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Click Here to Find More Detailed Information About Tyres in our FAQ Section
Tyres are more than just black and round… They utilize an innovative mix of chemistry, physics and engineering. And we’re here to help explain. Learn how to read your sidewall, understand tyre construction and speed ratings, and find the right tyres for your car.
Reading a Tyre Side Wall
The numbers and letters on the side of your tyre have very specific meanings.
Click here to know what they mean.
The Right Tyre For Your Car
Your correct tyre size and tyre pressure can be found in your vehicle’s owners’ manual in the glove compartment or on the OEM sticker on your driver’s side door.
Click here to learn how to read this information.
Tyre Speed Ratings & Tread Life
The most common tyre speed ratings, speeds and vehicle usage are as follows:
The Origin of Speed Ratings
We can thank Germany's famous Autobahn for tyre speed ratings. Tyre speed ratings range from A (the lowest) to Y (the highest). But the chart is not completely in alphabetical order. For example, H is between U and V, with the common perception that H stood for "high performance" at one time. As manufacturers continue to add speed to their vehicles, tyre speed ratings evolve to match the speeds. For example, Z was the highest rated speed at 149+ until W & Y were used to match the higher speeds of exotic sports cars.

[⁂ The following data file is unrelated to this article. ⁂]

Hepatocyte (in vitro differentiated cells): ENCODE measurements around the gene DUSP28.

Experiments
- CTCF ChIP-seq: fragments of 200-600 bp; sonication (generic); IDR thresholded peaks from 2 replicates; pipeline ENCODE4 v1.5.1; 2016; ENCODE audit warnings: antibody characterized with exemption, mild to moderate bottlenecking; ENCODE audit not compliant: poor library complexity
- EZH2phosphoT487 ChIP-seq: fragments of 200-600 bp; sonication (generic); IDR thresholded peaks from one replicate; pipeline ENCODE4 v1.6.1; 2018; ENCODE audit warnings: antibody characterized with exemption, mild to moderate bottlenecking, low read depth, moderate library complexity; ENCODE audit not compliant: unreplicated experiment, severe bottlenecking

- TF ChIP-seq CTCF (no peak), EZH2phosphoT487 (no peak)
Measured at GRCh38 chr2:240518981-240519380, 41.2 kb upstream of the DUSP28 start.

Speed Ratings Refer to More Than Just Speed
Speed ratings make a difference not only in regards to speed, but in regards to ride comfort, wear and cornering ability. Typically, the higher the speed rating, the better the grip and stopping power, but the lower the tread life. You can always increase the speed rating of the tyres on your vehicle for improved performance, but can never decrease it without reducing the vehicle top speed to that of the lower speed rating selected.
Mixing Speed Ratings
If tyres of different speed ratings are mounted on a vehicle, the lower speed-rated tyres should be placed on the front axle regardless of which axle is driven. This is to prevent a potential oversteer condition. Vehicle handling may be affected, and the vehicle’s speed capacity is now limited to the lowest speed-rated tyre. For best performance, it is recommended that the same size and type of tyre be used on all four wheel positions.
235/55R17 99H- The load index (99) is the tyre size's assigned numerical value used to compare relative load carrying capabilities. The higher the tyre's load index number, the greater its load carrying capacity.
97 = 1,609 pounds/729 kilograms
98 = 1,653 pounds/749 kilograms
99 = 1,709 pounds/775 kilograms
A tyre with a higher load index than that of the Original Equipment tyre indicates an increase in load capacity. A tyre with a load index equal to that of the Original Equipment tyre indicates an equivalent load capacity. A tyre with a lower load index than the Original Equipment tyre indicates the tyre does not equal the load capacity of the original and should not be considered for installation on the vehicle.
Typically, the load indexes of the tyres used on passenger cars and light trucks range from 70 to 130.